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The Effects of Sleep

Updated on October 31, 2016

A little sleep goes a long way, especially in our student years. Why is everyone emphasizing the effects of 8 hours of sleep, and how does this affect us students? This article discusses the fundamental causes for our need of sleep and the physiological effect sleep has on our body and mental health.

A common misconception formed about sleep nowadays is that it is solely for the sake of rest and that we can skip it every now and then if convenient. What they don’t realize is that sleep is not only important, but crucial for brain and body functions. During sleep, the body balance and regulates vital systems (e.g. respiratory, growth, immune response etc.), and helps repair and excrete any damages or wastes produced by your body during the day.

Muscles and DNA are repaired during the process of sleep by the production a protein hormone, HGH. HGH promotes the growth, maintenance and reparation of muscles and DNA by facilitating amino acids, which are the building blocks of protein. Dead skin cells are also replaced at this time, thanks to the increased rate of metabolism caused by sleep, which increases the speed of production and deposition of cells. During sleep, the cells and tissues that break down to produce toxic waste then become less active. This gives the chance for broken-down tissue to be rebuilt. Sleep also gives our body the chance to detoxify our blood. The cells and tissues that break down and produces toxic wastes to contaminate our bloodstream are less active while we are in a state of inactivity, thus giving the body a chance for flushing out the toxins and rebuilding the tissues.

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If all of the above does not alarm you enough, sleep deprivation is the leading cause in heart disease, obesity, diabetes, high blood pressure, an increased chance for strokes, and an increased 12% chance for mortality.

Surprisingly, sleeping showcases more serious effects on the brain rather than on the body. During sleep one-fifth percent of the blood in the body rushes to the brain, starting the process of brain oxidation. Many of the brain functions are also repaired by the production of neurons at night. These neurons replace old or damaged neurons, helping decrease the possibility of Alzheimer’s and Parkinson’s diseases. During day time when brain activity is most active, the brain breaks down a lot of energy to support its function thus producing large amounts of adenosine as waste material. As the adenosine accumulates, it reminds your brain that it is time for you to go to bed. The glymphatic system helps clear the adenosine by using cerebral spinal fluid to flush the adenosine out and clean the pathway for the vertebrate and the central nervous system. If this adenosine is not cleared out thanks to sleep deprivation, major nervous system pathways may be blocked, causing a slowed response time, lack of concentration, and even brain damage.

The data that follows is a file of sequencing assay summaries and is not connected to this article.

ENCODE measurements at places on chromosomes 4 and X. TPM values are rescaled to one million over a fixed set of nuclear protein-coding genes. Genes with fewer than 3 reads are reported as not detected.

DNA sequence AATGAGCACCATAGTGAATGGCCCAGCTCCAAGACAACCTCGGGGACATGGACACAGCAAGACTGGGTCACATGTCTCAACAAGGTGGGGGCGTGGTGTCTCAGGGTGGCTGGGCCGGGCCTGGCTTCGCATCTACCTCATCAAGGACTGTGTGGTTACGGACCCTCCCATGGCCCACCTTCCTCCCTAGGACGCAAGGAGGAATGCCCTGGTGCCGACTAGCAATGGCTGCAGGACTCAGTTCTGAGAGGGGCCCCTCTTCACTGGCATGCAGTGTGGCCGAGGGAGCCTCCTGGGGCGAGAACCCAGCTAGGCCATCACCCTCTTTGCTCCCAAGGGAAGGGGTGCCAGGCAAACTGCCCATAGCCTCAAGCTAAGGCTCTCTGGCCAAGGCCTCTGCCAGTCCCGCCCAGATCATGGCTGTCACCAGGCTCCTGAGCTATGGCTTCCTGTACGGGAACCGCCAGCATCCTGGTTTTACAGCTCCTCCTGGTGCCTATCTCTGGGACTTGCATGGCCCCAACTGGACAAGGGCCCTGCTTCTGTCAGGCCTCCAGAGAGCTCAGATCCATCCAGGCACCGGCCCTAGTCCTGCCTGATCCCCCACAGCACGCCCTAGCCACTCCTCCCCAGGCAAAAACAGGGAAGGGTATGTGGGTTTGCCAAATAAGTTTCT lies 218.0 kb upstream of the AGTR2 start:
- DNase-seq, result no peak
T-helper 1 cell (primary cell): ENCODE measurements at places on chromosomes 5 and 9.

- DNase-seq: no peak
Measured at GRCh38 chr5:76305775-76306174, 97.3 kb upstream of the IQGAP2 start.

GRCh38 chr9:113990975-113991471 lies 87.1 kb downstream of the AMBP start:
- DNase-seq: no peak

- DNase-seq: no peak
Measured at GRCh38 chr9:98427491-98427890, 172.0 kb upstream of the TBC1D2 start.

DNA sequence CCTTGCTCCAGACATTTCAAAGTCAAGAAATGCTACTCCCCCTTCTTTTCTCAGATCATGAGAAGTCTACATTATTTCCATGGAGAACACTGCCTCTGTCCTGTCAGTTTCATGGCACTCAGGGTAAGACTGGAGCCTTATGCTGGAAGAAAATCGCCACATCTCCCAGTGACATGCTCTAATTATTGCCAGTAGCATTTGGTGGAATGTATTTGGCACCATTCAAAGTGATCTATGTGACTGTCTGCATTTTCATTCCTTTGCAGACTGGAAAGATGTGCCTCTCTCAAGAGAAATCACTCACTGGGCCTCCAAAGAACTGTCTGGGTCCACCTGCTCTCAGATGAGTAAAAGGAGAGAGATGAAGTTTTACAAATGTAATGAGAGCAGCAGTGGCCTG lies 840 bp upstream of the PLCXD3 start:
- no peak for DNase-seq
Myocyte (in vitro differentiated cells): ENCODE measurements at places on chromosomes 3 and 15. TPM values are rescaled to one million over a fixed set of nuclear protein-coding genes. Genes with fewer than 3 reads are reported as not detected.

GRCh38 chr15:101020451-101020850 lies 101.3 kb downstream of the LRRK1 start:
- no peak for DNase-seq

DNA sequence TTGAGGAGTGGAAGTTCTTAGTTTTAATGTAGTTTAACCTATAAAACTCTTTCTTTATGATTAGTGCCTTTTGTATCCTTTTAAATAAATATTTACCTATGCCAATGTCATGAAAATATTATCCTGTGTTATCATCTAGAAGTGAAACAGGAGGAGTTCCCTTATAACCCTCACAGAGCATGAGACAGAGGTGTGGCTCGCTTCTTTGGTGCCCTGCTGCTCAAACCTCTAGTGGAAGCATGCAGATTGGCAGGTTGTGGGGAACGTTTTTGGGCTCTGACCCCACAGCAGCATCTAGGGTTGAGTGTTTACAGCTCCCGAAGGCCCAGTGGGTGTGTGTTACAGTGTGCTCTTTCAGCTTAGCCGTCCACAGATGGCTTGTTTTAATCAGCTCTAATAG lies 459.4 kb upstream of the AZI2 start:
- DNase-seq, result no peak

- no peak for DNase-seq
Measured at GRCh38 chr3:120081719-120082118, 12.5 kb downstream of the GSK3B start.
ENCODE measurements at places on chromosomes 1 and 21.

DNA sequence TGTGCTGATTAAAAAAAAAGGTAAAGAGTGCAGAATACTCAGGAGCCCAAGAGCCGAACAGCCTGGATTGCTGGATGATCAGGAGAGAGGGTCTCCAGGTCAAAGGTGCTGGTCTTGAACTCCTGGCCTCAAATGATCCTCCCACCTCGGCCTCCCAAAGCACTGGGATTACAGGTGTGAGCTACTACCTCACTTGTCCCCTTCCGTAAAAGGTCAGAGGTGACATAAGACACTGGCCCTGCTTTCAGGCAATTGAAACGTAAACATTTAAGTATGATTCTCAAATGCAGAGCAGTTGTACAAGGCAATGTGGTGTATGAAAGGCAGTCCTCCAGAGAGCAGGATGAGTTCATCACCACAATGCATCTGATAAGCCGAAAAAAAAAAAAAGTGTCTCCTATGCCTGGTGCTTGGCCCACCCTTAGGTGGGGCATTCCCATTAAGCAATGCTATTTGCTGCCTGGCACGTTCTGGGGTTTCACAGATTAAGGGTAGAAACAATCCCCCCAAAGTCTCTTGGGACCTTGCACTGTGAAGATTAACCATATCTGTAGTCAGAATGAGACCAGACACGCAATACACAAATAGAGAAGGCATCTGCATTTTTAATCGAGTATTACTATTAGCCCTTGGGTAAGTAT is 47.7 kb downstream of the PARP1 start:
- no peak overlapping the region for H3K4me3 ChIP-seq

Sleep deprivation is not a thing to be toyed with especially when referring to the brain. This deprivation may lead to an irregular secretion of hormones, moodiness, depression, and even death. The side effects of this may not show when a person is in the early stages of sleep deprivation, but people who have stayed awake for periods longer than 2 days have reported hallucinations, inability for their pupils to focus, concentration lost, loss of the sense of touch, and an increased paranoia. Although the injuries done to the brain by occasional sleep deprivation can be restored by several good night’s sleep, consistent sleep deprivation will lead to permanent damage done to the brain and body alike.


Why Do We Sleep

an all-nighter for an exam? Chances are, by staying up all night to study, you are more likely to get a lower grade than if you had slept. The average human forgets 40% of the information stored in their short-term memory within the first 20 minutes. This process, also known as the forgetting curve, is the cause for which we never seem to memorize new information. So how does sleep have a part to play in memorization? When you’re sleeping, the short-term memories stored in your neurons are moved to the hippocampus, where they are transformed into long-term memories. Sleep helps strengthen the neuron in that cortical area, and thanks to neuroplasticity, new synaptic buds are formed, allowing new collections between neurons and strengthening the neural network, where the information will returned as a long-term memory. The biggest contributor to this process is a good night’s sleep, since during the four different stages of sleep, the brain releases four different electrical impulses. These impulses connects the brain stem and the hippocampus, acting as relay stations, helping constantly reactivating the communication between the cortex and hippocampus, driving the short-term memory in the neurons into the long-term memories of the hippocampus. From all the facts listed above, it can be safe to assume that our memories are much better when we have a sufficient night of sleep.

So, in a nutshell, sleep is extremely important for both your mental and physical health. Be sure to remember these facts on the effects of sleep the next time you have a late night's sleep or no sleep at all.

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